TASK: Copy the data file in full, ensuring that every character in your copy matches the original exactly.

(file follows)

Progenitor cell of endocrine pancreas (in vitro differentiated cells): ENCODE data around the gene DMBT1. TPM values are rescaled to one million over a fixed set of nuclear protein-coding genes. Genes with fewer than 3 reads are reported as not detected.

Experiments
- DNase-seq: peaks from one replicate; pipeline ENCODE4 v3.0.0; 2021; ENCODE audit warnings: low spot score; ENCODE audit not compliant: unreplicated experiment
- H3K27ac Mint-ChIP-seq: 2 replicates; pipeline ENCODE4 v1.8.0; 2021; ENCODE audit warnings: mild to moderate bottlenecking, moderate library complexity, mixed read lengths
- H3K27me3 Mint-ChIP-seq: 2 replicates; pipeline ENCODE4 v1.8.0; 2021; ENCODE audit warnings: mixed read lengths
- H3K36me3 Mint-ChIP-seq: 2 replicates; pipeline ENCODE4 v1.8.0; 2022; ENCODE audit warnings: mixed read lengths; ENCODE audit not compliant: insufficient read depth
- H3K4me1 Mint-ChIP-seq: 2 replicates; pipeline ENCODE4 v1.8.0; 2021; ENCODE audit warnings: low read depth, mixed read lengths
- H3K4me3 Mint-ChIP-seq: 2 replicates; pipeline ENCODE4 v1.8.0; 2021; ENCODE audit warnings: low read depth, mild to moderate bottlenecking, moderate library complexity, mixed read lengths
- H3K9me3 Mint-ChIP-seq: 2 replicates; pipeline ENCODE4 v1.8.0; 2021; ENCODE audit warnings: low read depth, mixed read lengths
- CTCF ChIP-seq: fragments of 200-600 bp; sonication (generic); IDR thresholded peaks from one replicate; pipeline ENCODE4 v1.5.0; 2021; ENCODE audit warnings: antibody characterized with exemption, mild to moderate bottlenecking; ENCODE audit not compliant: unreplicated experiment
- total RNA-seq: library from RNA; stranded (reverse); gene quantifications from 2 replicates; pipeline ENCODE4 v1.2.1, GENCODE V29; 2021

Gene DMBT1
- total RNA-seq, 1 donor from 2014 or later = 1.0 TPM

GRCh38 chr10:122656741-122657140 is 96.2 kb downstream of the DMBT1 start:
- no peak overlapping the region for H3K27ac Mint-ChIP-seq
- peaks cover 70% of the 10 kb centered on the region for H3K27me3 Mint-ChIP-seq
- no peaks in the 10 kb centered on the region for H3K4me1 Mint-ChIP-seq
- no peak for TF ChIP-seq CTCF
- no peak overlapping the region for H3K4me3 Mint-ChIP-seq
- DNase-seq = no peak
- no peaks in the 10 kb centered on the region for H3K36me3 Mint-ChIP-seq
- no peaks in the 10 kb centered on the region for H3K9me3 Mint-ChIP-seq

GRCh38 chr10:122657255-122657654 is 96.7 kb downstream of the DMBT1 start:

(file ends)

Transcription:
Progenitor cell of endocrine pancreas (in vitro differentiated cells): ENCODE data around the gene DMBT1. TPM values are rescaled to one million over a fixed set of nuclear protein-coding genes. Genes with fewer than 3 reads are reported as not detected.

Experiments
- DNase-seq: peaks from one replicate; pipeline ENCODE4 v3.0.0; 2021; ENCODE audit warnings: low spot score; ENCODE audit not compliant: unreplicated experiment
- H3K27ac Mint-ChIP-seq: 2 replicates; pipeline ENCODE4 v1.8.0; 2021; ENCODE audit warnings: mild to moderate bottlenecking, moderate library complexity, mixed read lengths
- H3K27me3 Mint-ChIP-seq: 2 replicates; pipeline ENCODE4 v1.8.0; 2021; ENCODE audit warnings: mixed read lengths
- H3K36me3 Mint-ChIP-seq: 2 replicates; pipeline ENCODE4 v1.8.0; 2022; ENCODE audit warnings: mixed read lengths; ENCODE audit not compliant: insufficient read depth
- H3K4me1 Mint-ChIP-seq: 2 replicates; pipeline ENCODE4 v1.8.0; 2021; ENCODE audit warnings: low read depth, mixed read lengths
- H3K4me3 Mint-ChIP-seq: 2 replicates; pipeline ENCODE4 v1.8.0; 2021; ENCODE audit warnings: low read depth, mild to moderate bottlenecking, moderate library complexity, mixed read lengths
- H3K9me3 Mint-ChIP-seq: 2 replicates; pipeline ENCODE4 v1.8.0; 2021; ENCODE audit warnings: low read depth, mixed read lengths
- CTCF ChIP-seq: fragments of 200-600 bp; sonication (generic); IDR thresholded peaks from one replicate; pipeline ENCODE4 v1.5.0; 2021; ENCODE audit warnings: antibody characterized with exemption, mild to moderate bottlenecking; ENCODE audit not compliant: unreplicated experiment
- total RNA-seq: library from RNA; stranded (reverse); gene quantifications from 2 replicates; pipeline ENCODE4 v1.2.1, GENCODE V29; 2021

Gene DMBT1
- total RNA-seq, 1 donor from 2014 or later = 1.0 TPM

GRCh38 chr10:122656741-122657140 is 96.2 kb downstream of the DMBT1 start:
- no peak overlapping the region for H3K27ac Mint-ChIP-seq
- peaks cover 70% of the 10 kb centered on the region for H3K27me3 Mint-ChIP-seq
- no peaks in the 10 kb centered on the region for H3K4me1 Mint-ChIP-seq
- no peak for TF ChIP-seq CTCF
- no peak overlapping the region for H3K4me3 Mint-ChIP-seq
- DNase-seq = no peak
- no peaks in the 10 kb centered on the region for H3K36me3 Mint-ChIP-seq
- no peaks in the 10 kb centered on the region for H3K9me3 Mint-ChIP-seq

GRCh38 chr10:122657255-122657654 is 96.7 kb downstream of the DMBT1 start: